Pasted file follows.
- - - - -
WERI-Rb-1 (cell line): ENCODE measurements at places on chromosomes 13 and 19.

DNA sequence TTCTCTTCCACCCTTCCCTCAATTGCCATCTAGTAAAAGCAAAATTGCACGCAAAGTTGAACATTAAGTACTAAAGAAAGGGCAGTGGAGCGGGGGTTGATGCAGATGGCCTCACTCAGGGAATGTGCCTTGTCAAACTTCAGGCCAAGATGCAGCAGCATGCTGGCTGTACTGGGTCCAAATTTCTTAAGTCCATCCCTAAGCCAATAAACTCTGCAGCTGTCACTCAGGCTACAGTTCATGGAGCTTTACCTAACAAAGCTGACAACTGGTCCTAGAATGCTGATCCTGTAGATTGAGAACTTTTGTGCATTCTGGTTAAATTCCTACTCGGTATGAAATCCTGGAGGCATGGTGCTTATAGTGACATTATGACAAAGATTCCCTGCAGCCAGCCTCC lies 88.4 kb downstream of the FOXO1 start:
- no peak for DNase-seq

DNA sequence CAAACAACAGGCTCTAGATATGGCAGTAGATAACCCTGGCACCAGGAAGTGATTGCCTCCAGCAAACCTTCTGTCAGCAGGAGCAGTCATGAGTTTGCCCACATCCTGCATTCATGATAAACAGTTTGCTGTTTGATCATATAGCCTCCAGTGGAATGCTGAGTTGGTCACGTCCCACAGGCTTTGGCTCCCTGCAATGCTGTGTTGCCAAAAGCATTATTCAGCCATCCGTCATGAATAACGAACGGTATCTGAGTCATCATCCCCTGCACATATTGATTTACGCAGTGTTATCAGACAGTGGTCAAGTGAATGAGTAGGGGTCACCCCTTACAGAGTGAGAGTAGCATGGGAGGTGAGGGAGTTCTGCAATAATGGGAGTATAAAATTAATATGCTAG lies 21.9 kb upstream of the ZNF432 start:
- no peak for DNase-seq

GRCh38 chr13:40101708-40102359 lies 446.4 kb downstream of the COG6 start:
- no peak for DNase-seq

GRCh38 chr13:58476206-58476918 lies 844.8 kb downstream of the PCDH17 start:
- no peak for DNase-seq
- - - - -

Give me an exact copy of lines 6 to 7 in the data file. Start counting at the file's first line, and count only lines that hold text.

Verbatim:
GRCh38 chr13:40101708-40102359 lies 446.4 kb downstream of the COG6 start:
- no peak for DNase-seq